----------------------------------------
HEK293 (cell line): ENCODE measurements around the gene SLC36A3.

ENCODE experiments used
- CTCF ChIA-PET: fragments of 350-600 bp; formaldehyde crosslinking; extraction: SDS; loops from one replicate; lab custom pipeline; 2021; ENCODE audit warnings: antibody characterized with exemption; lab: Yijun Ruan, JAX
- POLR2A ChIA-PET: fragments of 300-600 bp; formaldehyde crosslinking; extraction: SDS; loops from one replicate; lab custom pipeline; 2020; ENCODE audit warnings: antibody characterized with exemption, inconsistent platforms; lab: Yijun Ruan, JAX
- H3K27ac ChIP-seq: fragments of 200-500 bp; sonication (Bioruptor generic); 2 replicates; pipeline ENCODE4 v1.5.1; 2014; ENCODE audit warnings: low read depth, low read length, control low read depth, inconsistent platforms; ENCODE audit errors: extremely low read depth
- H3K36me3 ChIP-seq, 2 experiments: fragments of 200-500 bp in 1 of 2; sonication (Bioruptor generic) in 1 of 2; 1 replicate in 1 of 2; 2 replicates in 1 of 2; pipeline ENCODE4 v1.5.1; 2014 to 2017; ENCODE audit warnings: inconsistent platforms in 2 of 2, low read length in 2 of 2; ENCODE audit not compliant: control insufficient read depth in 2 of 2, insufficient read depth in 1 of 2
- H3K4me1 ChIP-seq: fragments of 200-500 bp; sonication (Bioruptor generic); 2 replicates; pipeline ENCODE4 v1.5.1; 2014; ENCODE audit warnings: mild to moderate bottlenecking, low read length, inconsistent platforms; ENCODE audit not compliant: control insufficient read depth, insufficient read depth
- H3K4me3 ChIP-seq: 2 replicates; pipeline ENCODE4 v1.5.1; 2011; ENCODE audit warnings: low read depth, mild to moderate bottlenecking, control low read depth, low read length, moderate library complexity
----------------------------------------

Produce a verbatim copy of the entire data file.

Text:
HEK293 (cell line): ENCODE measurements around the gene SLC36A3.

ENCODE experiments used
- CTCF ChIA-PET: fragments of 350-600 bp; formaldehyde crosslinking; extraction: SDS; loops from one replicate; lab custom pipeline; 2021; ENCODE audit warnings: antibody characterized with exemption; lab: Yijun Ruan, JAX
- POLR2A ChIA-PET: fragments of 300-600 bp; formaldehyde crosslinking; extraction: SDS; loops from one replicate; lab custom pipeline; 2020; ENCODE audit warnings: antibody characterized with exemption, inconsistent platforms; lab: Yijun Ruan, JAX
- H3K27ac ChIP-seq: fragments of 200-500 bp; sonication (Bioruptor generic); 2 replicates; pipeline ENCODE4 v1.5.1; 2014; ENCODE audit warnings: low read depth, low read length, control low read depth, inconsistent platforms; ENCODE audit errors: extremely low read depth
- H3K36me3 ChIP-seq, 2 experiments: fragments of 200-500 bp in 1 of 2; sonication (Bioruptor generic) in 1 of 2; 1 replicate in 1 of 2; 2 replicates in 1 of 2; pipeline ENCODE4 v1.5.1; 2014 to 2017; ENCODE audit warnings: inconsistent platforms in 2 of 2, low read length in 2 of 2; ENCODE audit not compliant: control insufficient read depth in 2 of 2, insufficient read depth in 1 of 2
- H3K4me1 ChIP-seq: fragments of 200-500 bp; sonication (Bioruptor generic); 2 replicates; pipeline ENCODE4 v1.5.1; 2014; ENCODE audit warnings: mild to moderate bottlenecking, low read length, inconsistent platforms; ENCODE audit not compliant: control insufficient read depth, insufficient read depth
- H3K4me3 ChIP-seq: 2 replicates; pipeline ENCODE4 v1.5.1; 2011; ENCODE audit warnings: low read depth, mild to moderate bottlenecking, control low read depth, low read length, moderate library complexity